Anwar Sadat, The assassination of the Egyptian President

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The Assassination of Anwar Sadat

Throughout public life, there was the killing, usually for political reasons, of public figures. Such murders were called assassinations. In the 11th century, a man named Hasan Sabbah founded a secret order of Muslims in Persia in about 1090. There, from the Islamic world, the adoption of assassination as a political weapon was derived. Hasan gained control of a fortress, developed a sect for political protection, and the secret organization terrorized the Middle East for two centuries.

Such organizations have spurred up over the world throughout history. In early October of 1981 Anwar Sadat, an Egyptian president, was assassinated while watching a military parade in Cairo. With marching troops passing by, agents under cover, and armed soldiers all around him, an attempt for an assassination was seemingly unthinkable. But the Muslim Fundamentalists had a plan, which would prove to work, and Sadat, nor his soldiers had any idea.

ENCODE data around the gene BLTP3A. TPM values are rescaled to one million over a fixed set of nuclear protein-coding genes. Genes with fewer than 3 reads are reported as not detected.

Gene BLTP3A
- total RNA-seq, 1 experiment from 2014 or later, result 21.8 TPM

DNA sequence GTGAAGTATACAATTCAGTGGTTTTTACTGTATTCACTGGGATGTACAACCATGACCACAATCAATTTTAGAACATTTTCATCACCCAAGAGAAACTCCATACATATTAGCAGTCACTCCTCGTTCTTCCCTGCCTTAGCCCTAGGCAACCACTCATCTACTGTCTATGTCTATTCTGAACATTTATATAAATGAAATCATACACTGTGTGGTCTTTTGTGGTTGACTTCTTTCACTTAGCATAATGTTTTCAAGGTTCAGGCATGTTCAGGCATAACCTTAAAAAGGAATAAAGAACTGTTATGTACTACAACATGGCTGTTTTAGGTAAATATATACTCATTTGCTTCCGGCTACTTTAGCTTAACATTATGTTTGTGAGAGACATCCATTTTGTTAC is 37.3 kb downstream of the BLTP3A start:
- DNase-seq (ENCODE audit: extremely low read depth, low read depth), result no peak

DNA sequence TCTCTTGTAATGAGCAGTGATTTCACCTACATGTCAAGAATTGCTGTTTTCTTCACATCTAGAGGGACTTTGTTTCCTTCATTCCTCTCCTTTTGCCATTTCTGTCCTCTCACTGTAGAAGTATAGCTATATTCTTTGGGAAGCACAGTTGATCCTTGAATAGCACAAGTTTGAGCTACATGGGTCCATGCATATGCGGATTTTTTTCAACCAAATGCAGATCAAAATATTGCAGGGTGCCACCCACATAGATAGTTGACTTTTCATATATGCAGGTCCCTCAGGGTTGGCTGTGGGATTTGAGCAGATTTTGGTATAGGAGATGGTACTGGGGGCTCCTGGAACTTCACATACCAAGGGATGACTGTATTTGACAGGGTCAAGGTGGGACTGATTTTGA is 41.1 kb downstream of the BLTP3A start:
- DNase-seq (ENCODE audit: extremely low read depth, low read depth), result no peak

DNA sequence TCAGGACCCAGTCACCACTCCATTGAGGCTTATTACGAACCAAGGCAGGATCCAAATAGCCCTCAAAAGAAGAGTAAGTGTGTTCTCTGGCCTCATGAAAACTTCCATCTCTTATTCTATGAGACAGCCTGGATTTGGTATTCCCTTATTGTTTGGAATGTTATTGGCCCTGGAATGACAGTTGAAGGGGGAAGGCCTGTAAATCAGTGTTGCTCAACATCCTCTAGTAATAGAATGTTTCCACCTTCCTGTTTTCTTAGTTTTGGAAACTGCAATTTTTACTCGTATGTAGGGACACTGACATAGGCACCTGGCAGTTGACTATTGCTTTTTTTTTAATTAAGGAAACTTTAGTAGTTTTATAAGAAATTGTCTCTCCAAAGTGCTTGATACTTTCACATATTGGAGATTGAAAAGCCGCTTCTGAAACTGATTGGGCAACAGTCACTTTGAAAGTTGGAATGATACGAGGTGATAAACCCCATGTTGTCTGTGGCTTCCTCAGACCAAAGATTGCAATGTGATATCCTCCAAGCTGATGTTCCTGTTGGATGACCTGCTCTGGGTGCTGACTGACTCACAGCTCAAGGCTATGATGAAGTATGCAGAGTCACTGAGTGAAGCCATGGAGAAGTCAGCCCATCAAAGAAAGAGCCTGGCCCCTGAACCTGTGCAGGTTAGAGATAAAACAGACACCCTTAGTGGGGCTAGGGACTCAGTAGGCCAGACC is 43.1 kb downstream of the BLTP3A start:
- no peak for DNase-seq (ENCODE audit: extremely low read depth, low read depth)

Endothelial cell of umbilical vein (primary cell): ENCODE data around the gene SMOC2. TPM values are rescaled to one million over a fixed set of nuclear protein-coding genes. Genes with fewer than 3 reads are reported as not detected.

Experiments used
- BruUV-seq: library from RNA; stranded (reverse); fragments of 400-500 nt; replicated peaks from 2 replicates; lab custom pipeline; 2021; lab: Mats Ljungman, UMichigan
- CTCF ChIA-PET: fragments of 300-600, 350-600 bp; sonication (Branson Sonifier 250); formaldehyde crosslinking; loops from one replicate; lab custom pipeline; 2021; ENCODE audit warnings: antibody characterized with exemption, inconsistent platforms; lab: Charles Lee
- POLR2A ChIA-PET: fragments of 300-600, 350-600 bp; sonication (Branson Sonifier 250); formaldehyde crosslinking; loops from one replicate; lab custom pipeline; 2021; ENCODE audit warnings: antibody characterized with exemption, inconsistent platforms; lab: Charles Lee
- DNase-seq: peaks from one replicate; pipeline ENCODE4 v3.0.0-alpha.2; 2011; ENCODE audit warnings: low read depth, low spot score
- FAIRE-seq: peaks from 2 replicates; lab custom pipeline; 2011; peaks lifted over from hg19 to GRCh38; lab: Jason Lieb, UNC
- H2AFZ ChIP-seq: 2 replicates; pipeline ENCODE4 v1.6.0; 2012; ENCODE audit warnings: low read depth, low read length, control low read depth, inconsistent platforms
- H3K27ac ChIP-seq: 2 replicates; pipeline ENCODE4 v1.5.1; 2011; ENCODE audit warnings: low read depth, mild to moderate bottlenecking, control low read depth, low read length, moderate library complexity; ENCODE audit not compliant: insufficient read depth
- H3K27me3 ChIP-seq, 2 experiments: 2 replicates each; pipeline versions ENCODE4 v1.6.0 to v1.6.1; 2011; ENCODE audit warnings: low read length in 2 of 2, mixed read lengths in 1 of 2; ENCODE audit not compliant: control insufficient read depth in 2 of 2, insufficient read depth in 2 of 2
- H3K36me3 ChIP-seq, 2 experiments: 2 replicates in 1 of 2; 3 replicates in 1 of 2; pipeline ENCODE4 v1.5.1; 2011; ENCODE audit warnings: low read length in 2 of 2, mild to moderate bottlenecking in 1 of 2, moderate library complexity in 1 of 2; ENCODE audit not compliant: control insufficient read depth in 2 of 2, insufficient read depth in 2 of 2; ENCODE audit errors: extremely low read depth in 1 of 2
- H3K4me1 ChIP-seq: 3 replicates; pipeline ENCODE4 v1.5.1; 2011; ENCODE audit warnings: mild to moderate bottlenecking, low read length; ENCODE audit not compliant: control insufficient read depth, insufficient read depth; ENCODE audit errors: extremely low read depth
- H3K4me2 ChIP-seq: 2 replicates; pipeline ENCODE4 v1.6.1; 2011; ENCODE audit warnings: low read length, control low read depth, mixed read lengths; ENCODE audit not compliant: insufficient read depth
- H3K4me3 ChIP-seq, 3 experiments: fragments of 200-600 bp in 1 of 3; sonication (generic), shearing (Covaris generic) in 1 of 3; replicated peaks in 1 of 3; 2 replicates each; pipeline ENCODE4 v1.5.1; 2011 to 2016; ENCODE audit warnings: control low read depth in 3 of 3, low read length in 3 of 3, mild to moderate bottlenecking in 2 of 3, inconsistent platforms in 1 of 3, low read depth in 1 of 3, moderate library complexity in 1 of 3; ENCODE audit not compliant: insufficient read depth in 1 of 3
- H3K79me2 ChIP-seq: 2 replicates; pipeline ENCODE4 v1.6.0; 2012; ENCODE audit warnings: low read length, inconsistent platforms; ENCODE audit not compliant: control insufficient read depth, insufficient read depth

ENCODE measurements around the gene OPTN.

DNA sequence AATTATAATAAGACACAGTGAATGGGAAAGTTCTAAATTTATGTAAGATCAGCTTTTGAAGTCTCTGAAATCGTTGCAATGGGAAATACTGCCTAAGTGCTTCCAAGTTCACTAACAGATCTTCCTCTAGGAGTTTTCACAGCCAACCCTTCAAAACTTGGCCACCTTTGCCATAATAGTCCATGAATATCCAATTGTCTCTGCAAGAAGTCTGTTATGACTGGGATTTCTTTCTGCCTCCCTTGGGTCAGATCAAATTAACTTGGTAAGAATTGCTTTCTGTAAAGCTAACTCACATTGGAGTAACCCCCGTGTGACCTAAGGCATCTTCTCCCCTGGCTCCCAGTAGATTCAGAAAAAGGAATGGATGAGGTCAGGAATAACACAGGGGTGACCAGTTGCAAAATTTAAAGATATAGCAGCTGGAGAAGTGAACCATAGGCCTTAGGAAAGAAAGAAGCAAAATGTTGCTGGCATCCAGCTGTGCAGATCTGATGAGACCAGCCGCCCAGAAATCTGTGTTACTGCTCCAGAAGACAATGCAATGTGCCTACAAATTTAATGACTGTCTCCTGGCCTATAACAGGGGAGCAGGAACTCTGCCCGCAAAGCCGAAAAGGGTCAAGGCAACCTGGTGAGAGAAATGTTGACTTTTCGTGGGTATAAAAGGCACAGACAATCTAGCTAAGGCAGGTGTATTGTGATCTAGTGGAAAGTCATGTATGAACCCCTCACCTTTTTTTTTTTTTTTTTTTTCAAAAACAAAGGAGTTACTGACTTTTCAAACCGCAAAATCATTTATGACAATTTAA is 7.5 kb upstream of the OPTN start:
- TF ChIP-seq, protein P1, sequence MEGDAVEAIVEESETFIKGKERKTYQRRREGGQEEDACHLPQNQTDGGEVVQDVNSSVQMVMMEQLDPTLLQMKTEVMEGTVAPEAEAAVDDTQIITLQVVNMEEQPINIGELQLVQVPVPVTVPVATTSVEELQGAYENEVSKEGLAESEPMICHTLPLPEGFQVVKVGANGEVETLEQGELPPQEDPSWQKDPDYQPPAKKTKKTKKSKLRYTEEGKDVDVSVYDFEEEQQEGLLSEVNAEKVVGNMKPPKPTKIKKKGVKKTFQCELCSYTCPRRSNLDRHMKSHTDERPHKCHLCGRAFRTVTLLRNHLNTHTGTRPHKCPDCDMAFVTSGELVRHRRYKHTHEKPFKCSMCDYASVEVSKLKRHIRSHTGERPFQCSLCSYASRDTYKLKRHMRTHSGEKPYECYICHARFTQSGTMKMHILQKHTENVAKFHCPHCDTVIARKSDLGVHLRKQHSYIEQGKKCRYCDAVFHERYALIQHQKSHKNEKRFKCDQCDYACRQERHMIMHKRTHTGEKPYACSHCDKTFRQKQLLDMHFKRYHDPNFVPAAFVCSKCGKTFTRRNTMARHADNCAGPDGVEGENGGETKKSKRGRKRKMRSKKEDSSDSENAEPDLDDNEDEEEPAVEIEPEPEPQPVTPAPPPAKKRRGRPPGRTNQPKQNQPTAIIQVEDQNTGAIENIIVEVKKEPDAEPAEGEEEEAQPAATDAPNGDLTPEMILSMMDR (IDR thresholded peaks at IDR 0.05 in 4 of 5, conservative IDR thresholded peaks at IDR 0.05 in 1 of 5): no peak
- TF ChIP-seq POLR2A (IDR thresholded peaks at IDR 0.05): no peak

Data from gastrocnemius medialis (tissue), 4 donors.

Their route of attack was the parade itself. Hidden within a Russian army truck, they approached and stopped at the reviewing stand where the unprepared president sat. Moments later, dressed as soldiers, four men including Khaled Islambouly, an army lieutenant, jumped from the vehicle and headed toward the podium. With the parade distractions, the attack was not quickly noticed. The attackers blended with the other soldiers and troops. Oblivious to the men meaning harm, Sadat saluted them as soldiers. Two of the men reached the stand with automatic weapons in hand and began firing, taking out eleven dignitaries, including Sadat.

The date was October 6, 1981, and the assassination of Anwar Sadat had come. More than 800 persons were arrested during investigations and two dozen were later determined for murder and conspiracy. Islambouly, the lieutenant, among four other men were sentenced to death. Seventeen others were sentenced...